Here are 23 questions and one writing task for students viewing the 2013 movie adaptation of The Great Gatsby. The viewing guide assumes that students have read the novel and are prepared to make analytical comparisons. Print the PDF as shown or customize as desired.
The Great Gatsby Viewing Guide
Use the handout as shown: The Great Gatsby Viewing Guide PDF
Download the assignments and projects resource for the editable format.
Cut and paste The Great Gatsby movie questions individually from the list below.
The Great Gatsby Movie Questions
1. (0:03:06) The filmmakers frame the telling of The Great Gatsby as a talk therapy session between Nick Carraway and his psychiatrist. What are your initial thoughts on this addition?
2. (0:11:20) What do you think of the characters as shown so far? Are they what you imagined while reading the novel?
3. (0:15:20) Which literary symbol has already made an appearance?
4. (0:22:30) How is the party at Myrtle and Tom’s apartment different in the film?
5. (0:29:58) What does the soundtrack add to the scene of Gatsby’s party? How does the film use music and sound effects for the revelation of the title character?
6. (0:39:40) Describe the camerawork and editing of Nick and Gatsby’s ride to the city.
7. (0:48:18) The film changes Nick. It diminishes his wealth and increases his innocence and naivety (lack of understanding). Do these changes make sense to you? Explain.
8. (0:55:00) The reunion between Daisy and Gatsby is critically important to the novel. Did the filmmakers succeed in capturing this moment? Explain.
9. (0:58:11) Poor Nick stands in the rain in the dark, yet his cottage glows in the sunshine. What is the meaning of this composition?
10. (1:04:14) What happens visually to the green light in this scene?
11. (1:18:32) Gatsby leaves Daisy in the middle of a party to deal with a business matter. What impact does this new detail have on the characterization?
12. (1:23:00) What are the film devices used in this flashback / montage?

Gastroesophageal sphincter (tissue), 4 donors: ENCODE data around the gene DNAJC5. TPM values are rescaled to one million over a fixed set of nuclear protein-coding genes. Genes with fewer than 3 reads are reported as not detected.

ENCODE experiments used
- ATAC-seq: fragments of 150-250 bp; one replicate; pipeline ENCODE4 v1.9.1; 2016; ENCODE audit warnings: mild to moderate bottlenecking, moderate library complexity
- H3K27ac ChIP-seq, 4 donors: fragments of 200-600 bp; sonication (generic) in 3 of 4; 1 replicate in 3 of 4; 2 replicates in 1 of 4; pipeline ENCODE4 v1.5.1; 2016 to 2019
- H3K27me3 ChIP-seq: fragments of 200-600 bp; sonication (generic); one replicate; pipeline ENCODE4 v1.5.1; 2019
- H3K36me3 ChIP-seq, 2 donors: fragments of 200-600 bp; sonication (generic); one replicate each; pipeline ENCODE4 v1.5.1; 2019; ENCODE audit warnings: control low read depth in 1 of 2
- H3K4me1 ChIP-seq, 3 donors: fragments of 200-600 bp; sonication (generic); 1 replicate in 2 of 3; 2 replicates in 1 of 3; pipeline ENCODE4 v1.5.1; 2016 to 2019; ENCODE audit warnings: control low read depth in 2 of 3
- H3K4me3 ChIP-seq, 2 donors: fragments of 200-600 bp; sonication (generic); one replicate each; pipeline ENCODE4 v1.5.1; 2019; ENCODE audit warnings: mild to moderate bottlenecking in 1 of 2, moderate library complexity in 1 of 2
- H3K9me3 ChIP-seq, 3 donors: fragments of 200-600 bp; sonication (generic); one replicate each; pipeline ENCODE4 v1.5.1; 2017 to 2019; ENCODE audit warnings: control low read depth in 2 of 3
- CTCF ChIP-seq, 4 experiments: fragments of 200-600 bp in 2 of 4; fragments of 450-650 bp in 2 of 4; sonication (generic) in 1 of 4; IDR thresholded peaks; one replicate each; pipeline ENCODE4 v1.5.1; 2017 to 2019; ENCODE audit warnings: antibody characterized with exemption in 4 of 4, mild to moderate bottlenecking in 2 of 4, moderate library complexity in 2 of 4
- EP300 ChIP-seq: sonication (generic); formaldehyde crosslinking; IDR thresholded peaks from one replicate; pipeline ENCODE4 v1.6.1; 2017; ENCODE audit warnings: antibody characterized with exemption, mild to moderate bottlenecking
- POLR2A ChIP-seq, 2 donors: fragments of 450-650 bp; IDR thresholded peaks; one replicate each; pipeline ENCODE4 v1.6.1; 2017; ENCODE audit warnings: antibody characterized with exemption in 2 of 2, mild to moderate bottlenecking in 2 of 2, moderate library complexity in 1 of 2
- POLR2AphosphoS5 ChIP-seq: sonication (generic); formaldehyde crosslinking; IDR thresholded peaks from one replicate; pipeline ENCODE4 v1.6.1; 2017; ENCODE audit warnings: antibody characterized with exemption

13. (1:33:44) What do you think of the filmmakers’ vision for The Valley of the Ashes?
14. (1:49:29) Does the film increase or diminish the mystery surrounding George Wilson’s decision to murder Gatsby?
15. (1:54:40) Did you find Daisy more sympathetic in the book or in the film? Explain.
16. (2:02:00) How is Gatsby’s death different in the film? (Hint: The phone call is new.)
17. (2:05:15) What do you think of the decision to omit Gatsby’s father and the funeral?
18. Which actors delivered the best performances? Assign a grade to each.
Explain one or more of your judgments.
19. Audiences know Baz Luhrmann for his anachronistic mashing of period subjects and contemporary elements. Does this work for his adaptation of The Great Gatsby? Did the stylistic updates (visuals, music, dancing, etc.) work for you as a viewer? Explain.
20. Aside from the medium (film), what is the biggest change made in this adaptation?
21. Which theme from the novel receives the most attention in the film?
22. What is one strength of this film adaptation?
23. What is a major weakness of this film adaptation?
The assignment below builds on the The Great Gatsby viewing handout by asking students to write an analytical essay of comparison. To add engagement, this composition takes the form of a film review. This task aligns beautifully to the Common Core standard Reading Literature 7:
Integration of Knowledge and Ideas:
Analyze multiple interpretations of a story, drama, or poem (e.g., recorded or live production of a play or recorded novel or poetry), evaluating how each version interprets the source text.
The Great Gatsby Film Review (2013 film)
RL7 Integration of Knowledge and Ideas: Compare Interpretations
W1A Writing Argument: Organizing Information
Write a review of the 2013 film adaptation based on your expert knowledge of The Great Gatsby. What grade (A+ to F-) would you give this movie? What did the filmmakers get right? What are the film’s shortcomings?
Make sure to…
• Organize an effective argument. Defend your judgement (A+ to F-).
• Compare the original and the film adaptation.
• Support your conclusions with details from the film and details from the novel.
• Use appropriate key terms (theme, editing, effects, symbol, acting, camerawork, etc.)
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